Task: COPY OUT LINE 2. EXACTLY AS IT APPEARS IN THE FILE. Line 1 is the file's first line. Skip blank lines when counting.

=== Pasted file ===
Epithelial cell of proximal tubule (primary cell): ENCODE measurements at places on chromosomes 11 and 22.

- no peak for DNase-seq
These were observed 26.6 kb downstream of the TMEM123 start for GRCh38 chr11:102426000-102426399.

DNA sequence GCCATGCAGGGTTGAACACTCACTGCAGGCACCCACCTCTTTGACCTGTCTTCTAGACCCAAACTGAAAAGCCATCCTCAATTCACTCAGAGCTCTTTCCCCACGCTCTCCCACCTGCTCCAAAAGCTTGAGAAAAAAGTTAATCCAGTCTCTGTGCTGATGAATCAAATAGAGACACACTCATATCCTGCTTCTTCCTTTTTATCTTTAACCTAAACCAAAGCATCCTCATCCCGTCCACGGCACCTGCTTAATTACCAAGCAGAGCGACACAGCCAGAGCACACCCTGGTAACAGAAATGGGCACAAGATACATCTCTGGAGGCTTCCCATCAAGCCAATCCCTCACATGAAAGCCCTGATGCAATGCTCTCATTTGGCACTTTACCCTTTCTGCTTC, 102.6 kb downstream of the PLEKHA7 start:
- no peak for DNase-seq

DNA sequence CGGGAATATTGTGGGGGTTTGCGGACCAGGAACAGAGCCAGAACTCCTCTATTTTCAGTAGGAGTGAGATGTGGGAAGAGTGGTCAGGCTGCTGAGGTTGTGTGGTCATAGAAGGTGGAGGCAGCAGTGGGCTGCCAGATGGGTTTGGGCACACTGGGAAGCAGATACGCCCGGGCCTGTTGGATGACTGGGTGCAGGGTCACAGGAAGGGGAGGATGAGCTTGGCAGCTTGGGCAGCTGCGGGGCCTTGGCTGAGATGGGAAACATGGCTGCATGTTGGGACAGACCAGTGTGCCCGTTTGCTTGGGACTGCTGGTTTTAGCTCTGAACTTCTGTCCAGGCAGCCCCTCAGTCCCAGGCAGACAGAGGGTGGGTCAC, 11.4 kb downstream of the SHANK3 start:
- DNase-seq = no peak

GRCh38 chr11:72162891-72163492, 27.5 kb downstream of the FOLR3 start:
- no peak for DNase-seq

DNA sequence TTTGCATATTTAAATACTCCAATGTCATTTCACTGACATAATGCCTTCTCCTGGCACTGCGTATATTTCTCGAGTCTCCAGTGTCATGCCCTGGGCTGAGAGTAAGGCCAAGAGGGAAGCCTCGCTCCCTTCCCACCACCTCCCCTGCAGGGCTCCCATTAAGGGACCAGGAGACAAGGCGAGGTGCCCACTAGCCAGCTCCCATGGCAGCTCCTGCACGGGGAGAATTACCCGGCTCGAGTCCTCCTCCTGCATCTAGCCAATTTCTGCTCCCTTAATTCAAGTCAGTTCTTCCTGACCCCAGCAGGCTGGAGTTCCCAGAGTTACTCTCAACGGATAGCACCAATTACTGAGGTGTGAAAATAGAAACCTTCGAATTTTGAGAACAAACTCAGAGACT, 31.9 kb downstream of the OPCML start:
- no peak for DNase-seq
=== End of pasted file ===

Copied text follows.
- no peak for DNase-seq